Its possible to describe Rep.Eric Cantor as a serial sell-out. But that would be giving an unprincipled politician driven by an unalloyed ambition to climb the greasy pole of Washington power too much credit. In truth, Cantor never campaigned for any recognizable principle; he merely maneuvered his way to the top of the House GOP hierarchy by following in the tawdry footsteps of modern GOP bagmen like Tom DeLay and Roy Blunt.
One commentator had Cantor pegged right on the money, as it were, years ago. One the heels of the 2010 GOP landslide, it was evident that Cantor’s true ambition was to accumulate a massive war chest to further his own ambitions, not to seize on the tea party momentum to fundamentally reverse the tide of Big Government:
Hand-picked by Majority Whip Roy “Abramoff-R-Us” Blunt early in his tenure to be a deputy whip, sort of an official water-carrier, Cantor moved up swiftly through the ranks as a Blunt protégé, because he was cheerfully obedient when sitting in the room with Friends of Abramoff and because he was unusually good at the money. “He’s about the money,” one wag offers admiringly.
But he was never about conservative principles. Instead, Cantor is one of those post-Reagan Republicans who have managed to reduce conservative policy to such grandiose, content-free platitudes that there is never any danger that their stump speeches at home, or even on the floor of the House, will get in the way of doing Washington business as usual.
There are certain litmus tests that cogently demonstrate the difference between platitude and principle—-and one of them pertains to the matter of crony capitalist subsidies and tax breaks for big business. On that score, I once heard Cantor give a stem-winder in behalf of free markets at a conference full of business and financial types who nodded, applauded and whooped it up. But that was just a pro forma sermon. The next day he was back in Washington making sure that the Ex-Im bank authorization was extended for another 3-years.
In this case, Washington business as usual amounts to salving the spurious complaint of Boeing and General Electric lobbyists that the Brits, EU and Japan subsidize export finance for aircraft, jet engines and heavy capital equipment—-so American taxpayers need to level the playing field. Well, yes, if US policy is to be driven by the statist and socialist mistakes of foreign governments then by all means tax American farmers and bus drivers so that Boeing will make its quarterly EPS.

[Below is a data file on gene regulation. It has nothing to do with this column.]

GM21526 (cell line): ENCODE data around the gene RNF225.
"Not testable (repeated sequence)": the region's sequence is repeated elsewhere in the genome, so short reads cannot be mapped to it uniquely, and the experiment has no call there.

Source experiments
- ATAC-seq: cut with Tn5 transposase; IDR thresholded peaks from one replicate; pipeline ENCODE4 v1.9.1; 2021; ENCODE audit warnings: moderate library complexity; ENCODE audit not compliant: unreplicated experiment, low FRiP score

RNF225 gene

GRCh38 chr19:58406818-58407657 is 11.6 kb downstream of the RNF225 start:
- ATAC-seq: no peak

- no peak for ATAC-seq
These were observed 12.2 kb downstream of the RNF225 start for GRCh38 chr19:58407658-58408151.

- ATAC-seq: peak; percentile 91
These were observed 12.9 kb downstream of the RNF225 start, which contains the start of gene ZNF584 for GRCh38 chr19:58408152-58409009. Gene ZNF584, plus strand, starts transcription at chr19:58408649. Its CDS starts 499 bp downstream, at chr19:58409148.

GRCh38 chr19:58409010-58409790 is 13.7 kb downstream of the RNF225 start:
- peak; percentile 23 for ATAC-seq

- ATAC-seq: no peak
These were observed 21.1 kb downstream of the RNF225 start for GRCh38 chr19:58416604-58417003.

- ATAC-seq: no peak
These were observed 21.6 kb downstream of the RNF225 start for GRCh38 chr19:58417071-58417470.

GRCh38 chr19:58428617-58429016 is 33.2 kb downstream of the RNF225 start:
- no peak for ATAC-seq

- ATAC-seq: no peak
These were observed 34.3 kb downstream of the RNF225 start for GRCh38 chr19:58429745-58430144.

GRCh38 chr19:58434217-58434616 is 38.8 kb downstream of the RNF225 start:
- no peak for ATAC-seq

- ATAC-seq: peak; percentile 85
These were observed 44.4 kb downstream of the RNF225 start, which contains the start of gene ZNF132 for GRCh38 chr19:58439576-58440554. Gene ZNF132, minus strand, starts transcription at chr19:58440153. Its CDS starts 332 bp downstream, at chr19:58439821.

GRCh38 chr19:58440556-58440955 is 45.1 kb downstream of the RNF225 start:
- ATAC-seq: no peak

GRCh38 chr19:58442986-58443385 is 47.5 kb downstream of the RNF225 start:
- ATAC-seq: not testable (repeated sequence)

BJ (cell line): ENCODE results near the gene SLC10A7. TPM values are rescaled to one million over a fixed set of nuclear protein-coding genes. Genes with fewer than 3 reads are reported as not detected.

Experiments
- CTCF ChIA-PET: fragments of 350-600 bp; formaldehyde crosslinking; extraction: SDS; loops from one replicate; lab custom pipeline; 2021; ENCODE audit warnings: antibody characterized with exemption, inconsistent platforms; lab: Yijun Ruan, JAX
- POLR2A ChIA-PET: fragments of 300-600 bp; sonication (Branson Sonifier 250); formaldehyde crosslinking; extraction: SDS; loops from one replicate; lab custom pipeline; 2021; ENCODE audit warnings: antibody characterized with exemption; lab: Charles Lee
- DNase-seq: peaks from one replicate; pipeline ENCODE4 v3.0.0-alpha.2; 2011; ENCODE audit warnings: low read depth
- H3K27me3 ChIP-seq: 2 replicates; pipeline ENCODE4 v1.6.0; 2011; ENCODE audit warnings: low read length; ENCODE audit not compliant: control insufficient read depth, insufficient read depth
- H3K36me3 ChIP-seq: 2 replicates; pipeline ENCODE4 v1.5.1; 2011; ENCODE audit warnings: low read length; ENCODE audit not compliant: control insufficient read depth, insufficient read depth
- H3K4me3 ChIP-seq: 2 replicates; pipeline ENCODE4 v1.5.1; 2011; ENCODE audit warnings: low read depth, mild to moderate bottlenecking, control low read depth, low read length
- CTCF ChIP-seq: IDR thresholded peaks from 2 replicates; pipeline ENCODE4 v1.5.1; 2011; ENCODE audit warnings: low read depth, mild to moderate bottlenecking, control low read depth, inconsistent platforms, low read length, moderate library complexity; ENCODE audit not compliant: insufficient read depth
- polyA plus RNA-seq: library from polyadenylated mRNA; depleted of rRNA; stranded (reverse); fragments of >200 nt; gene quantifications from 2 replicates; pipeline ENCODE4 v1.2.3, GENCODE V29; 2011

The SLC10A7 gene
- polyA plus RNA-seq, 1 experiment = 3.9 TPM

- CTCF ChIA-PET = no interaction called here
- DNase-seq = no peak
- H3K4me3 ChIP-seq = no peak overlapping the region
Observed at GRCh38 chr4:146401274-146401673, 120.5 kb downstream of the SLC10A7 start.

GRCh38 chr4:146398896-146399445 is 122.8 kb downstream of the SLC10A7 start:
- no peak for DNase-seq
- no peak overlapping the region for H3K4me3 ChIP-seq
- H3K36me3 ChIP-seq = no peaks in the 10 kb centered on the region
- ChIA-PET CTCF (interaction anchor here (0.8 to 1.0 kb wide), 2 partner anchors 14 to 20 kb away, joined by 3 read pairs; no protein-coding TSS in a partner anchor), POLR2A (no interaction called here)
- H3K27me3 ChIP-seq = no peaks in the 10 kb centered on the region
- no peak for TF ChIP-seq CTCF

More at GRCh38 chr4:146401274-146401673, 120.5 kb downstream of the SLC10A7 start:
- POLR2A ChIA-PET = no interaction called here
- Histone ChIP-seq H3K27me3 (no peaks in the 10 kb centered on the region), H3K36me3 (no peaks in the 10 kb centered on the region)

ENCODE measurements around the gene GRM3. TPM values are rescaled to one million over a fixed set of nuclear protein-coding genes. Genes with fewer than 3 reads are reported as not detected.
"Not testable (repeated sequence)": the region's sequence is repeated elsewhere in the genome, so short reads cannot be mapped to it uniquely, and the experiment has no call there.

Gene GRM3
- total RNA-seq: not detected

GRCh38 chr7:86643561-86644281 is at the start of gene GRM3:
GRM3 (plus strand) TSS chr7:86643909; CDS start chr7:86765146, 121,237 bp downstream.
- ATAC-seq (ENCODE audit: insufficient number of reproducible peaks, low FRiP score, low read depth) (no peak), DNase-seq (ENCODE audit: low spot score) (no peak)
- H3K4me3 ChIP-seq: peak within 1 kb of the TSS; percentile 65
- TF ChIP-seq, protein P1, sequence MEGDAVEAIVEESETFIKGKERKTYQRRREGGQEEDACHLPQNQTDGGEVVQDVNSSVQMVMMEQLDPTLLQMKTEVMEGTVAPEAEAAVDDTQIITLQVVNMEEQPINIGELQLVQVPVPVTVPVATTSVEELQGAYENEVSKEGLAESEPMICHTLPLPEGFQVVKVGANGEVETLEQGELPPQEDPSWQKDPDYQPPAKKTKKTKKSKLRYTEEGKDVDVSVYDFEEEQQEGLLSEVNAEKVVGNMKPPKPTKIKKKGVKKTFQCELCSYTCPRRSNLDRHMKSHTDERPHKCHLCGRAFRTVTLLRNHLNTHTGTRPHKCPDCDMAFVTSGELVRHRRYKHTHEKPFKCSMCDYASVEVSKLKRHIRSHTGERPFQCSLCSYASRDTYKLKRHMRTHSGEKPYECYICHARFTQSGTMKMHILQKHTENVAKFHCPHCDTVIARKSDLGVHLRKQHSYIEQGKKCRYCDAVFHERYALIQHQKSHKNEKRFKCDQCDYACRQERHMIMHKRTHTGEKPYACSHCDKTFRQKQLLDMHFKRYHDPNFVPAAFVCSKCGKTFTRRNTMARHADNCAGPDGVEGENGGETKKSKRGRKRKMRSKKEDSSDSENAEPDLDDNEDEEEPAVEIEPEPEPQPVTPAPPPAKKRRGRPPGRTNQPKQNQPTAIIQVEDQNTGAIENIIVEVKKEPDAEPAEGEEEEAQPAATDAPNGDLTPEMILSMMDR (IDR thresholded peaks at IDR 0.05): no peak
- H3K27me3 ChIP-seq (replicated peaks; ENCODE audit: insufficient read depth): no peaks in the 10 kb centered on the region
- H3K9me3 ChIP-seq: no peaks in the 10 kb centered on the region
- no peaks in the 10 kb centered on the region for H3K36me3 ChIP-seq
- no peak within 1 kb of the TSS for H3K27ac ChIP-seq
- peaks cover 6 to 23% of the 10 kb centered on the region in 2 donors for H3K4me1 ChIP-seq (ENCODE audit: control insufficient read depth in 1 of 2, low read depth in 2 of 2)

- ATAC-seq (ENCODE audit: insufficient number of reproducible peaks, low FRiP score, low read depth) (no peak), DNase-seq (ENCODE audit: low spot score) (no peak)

There is an alternative. Let Boeing and GE suffer a hairline reduction in EPS by providing their own concessional pricing to customers, while shielding millions of innocent US taxpayers and business from being dunned for the tab on April 15. Then let the free market decide where to allocate capital; and let America’s businesses, not Washington bureaucrats, discover where they have the greatest competitive advantage in both domestic and foreign markets, including the ones that are rigged by foreign governments which have an addiction to wasting taxpayer money.
What the beltway statists like Cantor do not understand is that there is no magic level of GDP, or Washington enabled quarterly rate of growth to get there. And most certainly there is no reason to believe that higher taxes on most of the economy to boost a thin but politically noisy sub-segment— commercial aircraft and jet engines—will make the GDP bigger and the nation wealthier.
The true conservative touchstone, therefore, is to let the free market decide how much GDP and how much growth. These should be an unplanned outcome on the free market, not a consequence of Washington-divined targets and beltway-directed policy interventions.
And the political rhetoric that goes with that proposition would intuitively resonant with the American public. Namely, that Washington meddling, regulating, subsidizing and taxing will make things worse, not better; and that the job of generating economic growth and employment belongs to the collectivity of American business, labor, entrepreneurs, savers and investors, not a handful of fixers inside the beltway. That is, twin peas-in-a-pod like Senator Chuck Schumer on the Left and Rep. Eric Cantor on the Right.
So his record speaks for itself. Rep. Cantor was a statist who had learned to lip-sync the platitudes of the modern Republican right. But on the defining issues of our times, he did not trust the free market for a moment, and did not have the slightest clue as to what fiscal rectitude requires after decades of Keynesian borrow and spend.